Master of ceremonies Paul Kneeland (left), executive director of fresh foods for Encino, Calif.-based Gelson’s Markets, with featured speaker Tom Stenzel, president and CEO of the United Fresh Produce Association, at the May 1 luncheon meeting of the Anaheim, Calif.-based Fresh Produce & Floral Council. ( Tom Burfield )

CERRITOS, Calif — Tom Stenzel wants to see produce sales increase, and he’s got three ideas to make that happen.

Speaking at the May 1 luncheon meeting of the Anaheim, Calif.-based Fresh Produce & Floral Council, Stenzel, president and CEO of the United Fresh Produce Association, said industry members can move more fresh fruits and vegetables by supporting public policy that “changes the environment,” by investing in industry excellence and by making a personal commitment to the next generation.

The industry already has affected public policy through programs like the Fresh Fruit and Vegetable School Snack Program, Women, Infants and Children fruit and vegetable vouchers and school meal regulations that require at least one-half cup of fruits and vegetables at lunch, he said.

Next, Stenzel would like to transform SNAP — Supplemental Nutrition Assistance Program — formerly known as food stamps, “from a cash transfer program to a nutrition program.”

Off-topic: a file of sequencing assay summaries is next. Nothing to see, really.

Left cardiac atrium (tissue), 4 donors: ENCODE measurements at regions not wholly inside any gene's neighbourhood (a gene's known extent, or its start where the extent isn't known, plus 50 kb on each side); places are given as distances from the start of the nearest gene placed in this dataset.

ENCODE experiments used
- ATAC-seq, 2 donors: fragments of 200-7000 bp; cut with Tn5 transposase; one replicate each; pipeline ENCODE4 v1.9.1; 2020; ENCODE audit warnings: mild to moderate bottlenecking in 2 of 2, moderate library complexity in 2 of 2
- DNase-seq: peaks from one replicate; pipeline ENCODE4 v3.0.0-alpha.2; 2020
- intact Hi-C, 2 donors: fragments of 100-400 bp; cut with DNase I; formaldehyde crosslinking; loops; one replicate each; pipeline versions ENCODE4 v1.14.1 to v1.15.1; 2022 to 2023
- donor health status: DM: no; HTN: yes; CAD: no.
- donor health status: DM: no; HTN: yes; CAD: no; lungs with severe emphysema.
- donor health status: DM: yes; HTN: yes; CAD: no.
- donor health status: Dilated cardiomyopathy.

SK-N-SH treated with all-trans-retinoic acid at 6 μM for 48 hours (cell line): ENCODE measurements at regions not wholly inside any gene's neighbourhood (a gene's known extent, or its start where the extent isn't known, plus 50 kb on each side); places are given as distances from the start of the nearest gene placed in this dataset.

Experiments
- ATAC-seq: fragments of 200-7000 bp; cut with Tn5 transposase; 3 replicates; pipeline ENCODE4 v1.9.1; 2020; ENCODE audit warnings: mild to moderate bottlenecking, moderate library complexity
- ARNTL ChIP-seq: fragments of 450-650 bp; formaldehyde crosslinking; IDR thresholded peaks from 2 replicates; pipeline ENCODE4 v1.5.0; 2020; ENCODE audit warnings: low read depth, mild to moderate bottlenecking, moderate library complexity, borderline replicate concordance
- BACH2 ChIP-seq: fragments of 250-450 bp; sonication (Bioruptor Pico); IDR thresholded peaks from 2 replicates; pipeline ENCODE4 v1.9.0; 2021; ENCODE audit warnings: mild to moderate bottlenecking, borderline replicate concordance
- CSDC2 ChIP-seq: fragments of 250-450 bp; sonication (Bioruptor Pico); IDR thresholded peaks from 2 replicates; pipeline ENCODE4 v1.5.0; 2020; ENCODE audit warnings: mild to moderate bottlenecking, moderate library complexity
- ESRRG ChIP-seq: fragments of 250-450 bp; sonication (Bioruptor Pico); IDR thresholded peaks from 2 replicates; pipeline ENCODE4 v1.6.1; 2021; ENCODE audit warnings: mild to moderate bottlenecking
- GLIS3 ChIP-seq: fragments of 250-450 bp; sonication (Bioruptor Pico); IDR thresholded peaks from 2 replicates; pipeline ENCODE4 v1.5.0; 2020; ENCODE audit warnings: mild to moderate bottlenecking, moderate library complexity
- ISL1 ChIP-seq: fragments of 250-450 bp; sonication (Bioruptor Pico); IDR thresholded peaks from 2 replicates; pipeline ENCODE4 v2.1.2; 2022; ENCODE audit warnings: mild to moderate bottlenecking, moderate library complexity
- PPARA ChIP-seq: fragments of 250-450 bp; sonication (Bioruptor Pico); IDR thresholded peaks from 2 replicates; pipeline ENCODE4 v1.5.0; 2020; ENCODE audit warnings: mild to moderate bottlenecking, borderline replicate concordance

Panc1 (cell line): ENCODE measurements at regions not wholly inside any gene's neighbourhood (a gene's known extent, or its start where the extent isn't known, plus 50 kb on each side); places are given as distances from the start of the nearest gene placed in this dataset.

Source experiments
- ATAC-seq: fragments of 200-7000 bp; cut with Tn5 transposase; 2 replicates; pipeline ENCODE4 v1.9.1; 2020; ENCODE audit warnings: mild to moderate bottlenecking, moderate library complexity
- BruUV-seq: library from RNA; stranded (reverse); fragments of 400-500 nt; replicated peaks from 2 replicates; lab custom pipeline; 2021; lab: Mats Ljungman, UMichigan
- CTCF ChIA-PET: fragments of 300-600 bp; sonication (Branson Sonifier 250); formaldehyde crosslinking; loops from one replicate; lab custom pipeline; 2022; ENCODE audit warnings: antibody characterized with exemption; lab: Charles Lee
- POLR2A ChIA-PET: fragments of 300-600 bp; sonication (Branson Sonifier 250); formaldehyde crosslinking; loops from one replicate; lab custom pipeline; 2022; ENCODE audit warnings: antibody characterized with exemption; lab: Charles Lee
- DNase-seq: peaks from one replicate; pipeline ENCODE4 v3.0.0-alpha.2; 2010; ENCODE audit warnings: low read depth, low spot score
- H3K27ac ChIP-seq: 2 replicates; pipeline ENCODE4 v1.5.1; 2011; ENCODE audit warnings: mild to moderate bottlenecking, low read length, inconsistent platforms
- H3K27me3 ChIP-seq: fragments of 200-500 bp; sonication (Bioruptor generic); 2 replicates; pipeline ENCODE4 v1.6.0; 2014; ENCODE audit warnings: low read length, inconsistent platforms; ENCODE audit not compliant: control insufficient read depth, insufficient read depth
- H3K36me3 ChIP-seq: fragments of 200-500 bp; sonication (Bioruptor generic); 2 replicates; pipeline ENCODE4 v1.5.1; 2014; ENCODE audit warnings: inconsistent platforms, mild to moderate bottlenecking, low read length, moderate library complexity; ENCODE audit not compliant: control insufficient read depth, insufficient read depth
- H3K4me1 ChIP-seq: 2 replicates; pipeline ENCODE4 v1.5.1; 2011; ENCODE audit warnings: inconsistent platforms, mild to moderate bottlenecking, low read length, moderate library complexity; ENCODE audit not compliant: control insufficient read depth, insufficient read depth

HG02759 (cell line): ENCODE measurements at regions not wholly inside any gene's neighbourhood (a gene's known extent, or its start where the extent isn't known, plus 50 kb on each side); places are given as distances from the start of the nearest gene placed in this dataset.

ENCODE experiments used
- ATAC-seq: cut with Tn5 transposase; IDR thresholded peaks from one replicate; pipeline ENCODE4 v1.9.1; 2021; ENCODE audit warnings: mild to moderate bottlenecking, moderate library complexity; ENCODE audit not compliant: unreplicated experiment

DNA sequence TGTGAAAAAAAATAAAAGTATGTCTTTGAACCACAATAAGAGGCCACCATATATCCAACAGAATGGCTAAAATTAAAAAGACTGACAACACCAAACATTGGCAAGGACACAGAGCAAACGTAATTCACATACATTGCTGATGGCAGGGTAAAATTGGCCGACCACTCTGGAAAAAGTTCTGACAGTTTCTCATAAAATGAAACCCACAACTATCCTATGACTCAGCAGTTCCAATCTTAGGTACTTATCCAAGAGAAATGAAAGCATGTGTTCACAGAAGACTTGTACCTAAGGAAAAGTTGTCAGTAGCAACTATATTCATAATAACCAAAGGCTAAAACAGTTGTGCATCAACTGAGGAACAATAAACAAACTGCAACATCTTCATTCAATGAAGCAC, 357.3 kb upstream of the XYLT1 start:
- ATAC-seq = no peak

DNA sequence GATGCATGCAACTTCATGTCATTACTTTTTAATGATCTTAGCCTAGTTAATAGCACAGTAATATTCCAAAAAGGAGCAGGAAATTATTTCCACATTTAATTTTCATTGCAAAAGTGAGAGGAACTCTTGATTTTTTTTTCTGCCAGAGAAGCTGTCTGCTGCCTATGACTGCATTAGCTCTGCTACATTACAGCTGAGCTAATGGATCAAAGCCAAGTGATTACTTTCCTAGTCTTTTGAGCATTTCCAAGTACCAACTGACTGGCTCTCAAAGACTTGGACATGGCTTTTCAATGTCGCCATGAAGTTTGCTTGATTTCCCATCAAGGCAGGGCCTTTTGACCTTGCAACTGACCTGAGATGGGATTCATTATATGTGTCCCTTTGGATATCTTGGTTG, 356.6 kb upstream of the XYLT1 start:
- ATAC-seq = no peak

Last year, the federal government paid out more than $61 billion in food vouchers with virtually no restrictions on what foods may be purchased, he said.

Participants in the program spend more on soft drinks than they do on produce, he said, and 19% of the funds are spent on snack foods compared to less than 5% for produce.

Stenzel proposed a strategy that would apply the same philosophy as the WIC program and allocate a portion of SNAP funds to fruit and vegetable vouchers for children.

“A $10 per child fruit and vegetable voucher would equal $200 million a month or more than $2.4 billion per year,” he said.

“We need retail support,” he added.

Stenzel also stressed the importance of investing in industry excellence through programs that develop young leaders, provide executive development for seasoned executives, recognize women leaders, honor chefs for their commitment to produce and recognize excellence on the frontline of retail sales.

He lauded programs like United Fresh’s Produce Industry Leadership Program and FPFC’s Apprentice Program.

Finally, he emphasized the importance of the industry’s “commitment to the next generation” through programs like the United Fresh Start Foundation, which is dedicated to increasing children’s access to fresh fruits and vegetables, and its community grants program that extends the foundation’s work beyond the school day.

He said 50% of schools now have salad bars.

“We created the model,” he said.

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Comments
Submitted by R Henry on Thu, 05/02/2019 - 16:07

'Stenzel, ... said industry members can move more fresh fruits and vegetables by supporting public policy that “changes the environment,” by investing in industry excellence and by making a personal commitment to the next generation."

Golly....such practical, innovative thinking from our man in Washington!

How do people from DC use so many words do communicate so little?